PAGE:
Jun. 11—Peaks Island residents will be offered priority boarding on public ferries to the island starting this month, despite calls for a regulatory investigation that could change or eliminate the program.
Under the new program, people who live full time on Peaks Island or pay taxes on property there, along with their spouses, partners and dependents, can apply for $10 annual passes that allow them to board ferries to the island before other passengers. Pass-holders still need regularly priced tickets to board.
The one-year pilot program starts June 19. The Casco Bay Island Transit District, the agency that operates ferries under the name Casco Bay Lines between mainland Portland and nearby islands, approved the pass program this spring. Peaks Island residents have pushed for priority boarding for years, in response to increasing tourist traffic to the island, packed ferries and crowds that sometimes make running errands and commuting to work and school a headache.
"I have been in support of the priority boarding pass — it is so essential to not hating where you live all summer," said Lauren Webster, a full-time island resident.
Webster commutes to the mainland five days a week for her marketing job in Portland, then usually once on the weekend to run errands.
Crowds of summer tourists and day-trippers, especially on weekend afternoons, make the trip unpleasant and stressful, Webster said. She's never missed a ferry because of overcrowding, but she knows islanders who have. In 2019, ridership to Peaks Island totaled 780,408, an increase of more than 9 percent compared to five years prior.
Under the pass program, residents must arrive at least 15 minutes before the ferry leaves to be allowed to board before other passengers.
"I have high hopes — I want the program to be a success, because as a resident it is so desperately needed," Webster said. "We also pay taxes, and Casco Bay Lines is our public transportation system."
In a policy statement on their website, ferry authorities said the program will "not impede the public's right to travel nor consistently deny ferry service access to nonresidents and will have, at most, a negligible or minor impact on the ability of nonresidents to use its ferry services."
But a citizen petition pushing for a regulatory investigation into the proposed rate change could sink the priority boarding plan.
The transit district is regulated by the Maine Public Utilities Commission, and fare changes require regulatory oversight. As part of the process, ratepayers may petition the PUC to conduct an investigation of proposed rate changes. A petition with the required number of signatures was filed in mid-May.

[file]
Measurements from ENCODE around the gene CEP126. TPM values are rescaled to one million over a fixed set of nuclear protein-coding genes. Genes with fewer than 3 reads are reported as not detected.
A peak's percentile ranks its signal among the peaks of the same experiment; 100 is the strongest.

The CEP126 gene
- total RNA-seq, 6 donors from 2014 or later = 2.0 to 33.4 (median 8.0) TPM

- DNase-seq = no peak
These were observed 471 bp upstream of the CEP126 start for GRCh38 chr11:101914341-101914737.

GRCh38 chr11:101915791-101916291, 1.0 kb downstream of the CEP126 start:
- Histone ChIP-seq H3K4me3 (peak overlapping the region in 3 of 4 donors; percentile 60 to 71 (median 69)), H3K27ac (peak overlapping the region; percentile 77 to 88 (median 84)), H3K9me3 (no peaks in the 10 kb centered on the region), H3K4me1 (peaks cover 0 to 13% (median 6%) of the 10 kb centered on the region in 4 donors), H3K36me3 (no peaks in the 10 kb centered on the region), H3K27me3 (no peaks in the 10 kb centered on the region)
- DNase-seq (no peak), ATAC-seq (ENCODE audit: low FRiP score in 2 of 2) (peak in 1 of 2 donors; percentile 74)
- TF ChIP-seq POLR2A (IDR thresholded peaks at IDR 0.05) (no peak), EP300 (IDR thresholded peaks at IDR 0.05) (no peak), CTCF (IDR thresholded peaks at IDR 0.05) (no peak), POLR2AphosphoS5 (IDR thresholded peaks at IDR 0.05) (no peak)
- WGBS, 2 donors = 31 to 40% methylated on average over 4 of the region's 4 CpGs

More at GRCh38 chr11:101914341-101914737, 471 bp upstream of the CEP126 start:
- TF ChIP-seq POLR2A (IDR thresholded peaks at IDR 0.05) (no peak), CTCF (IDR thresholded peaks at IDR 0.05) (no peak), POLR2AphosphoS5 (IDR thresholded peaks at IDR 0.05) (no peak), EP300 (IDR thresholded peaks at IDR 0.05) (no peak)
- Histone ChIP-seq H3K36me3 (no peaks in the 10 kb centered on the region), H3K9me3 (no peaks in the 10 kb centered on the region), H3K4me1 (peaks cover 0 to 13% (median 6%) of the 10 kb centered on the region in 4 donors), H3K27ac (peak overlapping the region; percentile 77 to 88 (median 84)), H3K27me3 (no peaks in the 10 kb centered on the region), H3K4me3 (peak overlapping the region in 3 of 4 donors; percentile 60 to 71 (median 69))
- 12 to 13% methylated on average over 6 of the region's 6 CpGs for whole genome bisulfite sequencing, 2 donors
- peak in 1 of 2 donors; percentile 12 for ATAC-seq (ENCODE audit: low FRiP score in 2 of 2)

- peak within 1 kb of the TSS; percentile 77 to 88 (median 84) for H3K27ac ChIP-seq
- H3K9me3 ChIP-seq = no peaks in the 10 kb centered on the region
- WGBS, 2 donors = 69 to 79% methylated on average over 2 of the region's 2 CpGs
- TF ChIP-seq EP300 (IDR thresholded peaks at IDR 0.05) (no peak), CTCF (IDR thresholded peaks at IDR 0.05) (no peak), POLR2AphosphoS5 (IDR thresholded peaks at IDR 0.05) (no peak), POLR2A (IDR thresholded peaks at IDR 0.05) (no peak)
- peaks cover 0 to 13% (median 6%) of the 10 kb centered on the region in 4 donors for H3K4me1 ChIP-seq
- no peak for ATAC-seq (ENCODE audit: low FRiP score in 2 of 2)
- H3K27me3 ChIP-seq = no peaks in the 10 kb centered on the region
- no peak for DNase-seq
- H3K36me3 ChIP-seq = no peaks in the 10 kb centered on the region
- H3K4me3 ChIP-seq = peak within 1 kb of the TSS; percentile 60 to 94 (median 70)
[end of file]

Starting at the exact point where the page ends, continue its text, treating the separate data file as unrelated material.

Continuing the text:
Andrew Doukas, a Portland resident who owns a cottage on the island, said he organized the petition to stop an undemocratic and potentially discriminatory permit system. In a comment filed with the commission, Doukas alleged the price of the permits would not fully cover increased operational costs associated with the program, would unfairly shift costs to other passengers and would restrict public access to the island.
"I just don't want to see Peaks Island become a gated community," Doukas said in an interview. "It is part of Portland and everyone in Portland, and Maine, should have access to it."
The permit fee would not make enough to pay for ferry officials' estimated $55,000 cost of the program, he said.
"It is a token fee; it really moves the bulk of the cost of the passes onto other riders like me, who don't support the program," Doukas said.
In his request for a formal investigation, submitted last week, Doukas said the PUC should deny the ferry agency's rate change request and force it to resubmit a fee that covers the increased costs of the program, which he estimated to be at least $100 per person.
The PUC opened a summary investigation in late May to determine whether the complaints merit a formal investigation. In the meantime, the program will be allowed to start but could later be rescinded, commission staff said.
The transit district, in a letter to the commission, said it was concerned the petition could seriously disrupt the planned priority boarding pass. Postponing or canceling the program could result in "significant public confusion, unhappiness and anger," it added.
The ferry agency has received about 600 pass applications and the program is limited to 1,500 passes total. Its largest ferry, the Machigonne II, holds about 400 passengers and 12 vehicles.
In March, ferry staff proposed a $42 per-pass price, which was lowered to $20 by the agency's finance committee, and then to $10 when the board of directors approved the program in April.
The $55,000 cost estimate was based on 1,305 permits and included some fixed costs, which means it is not as simple as dividing the number of applications by the initial estimate to get the per-permit cost, a ferry agency spokeswoman said.
In a statement, Casco Bay Island Transit District General Manager Hank Berg said it was moving ahead with the program but would comply if the PUC determines an investigation is needed.
Demand for Peaks Island service had increased year-over-year before the coronavirus pandemic, Berg added. Some ferries run at capacity, but that happens at predictable times during the summer, and the ferry service adds supplemental runs whenever possible to shorten passenger wait times. A backup vessel will be standing by every weekend this summer to assist, he said.
"This residential boarding pilot program was something that Peaks Islanders asked us to consider several years ago," Berg said. "Following this initial pilot year, we're going to be looking closely at actual costs and benefits. Ultimately, the board will need to determine whether it continues the program in future years."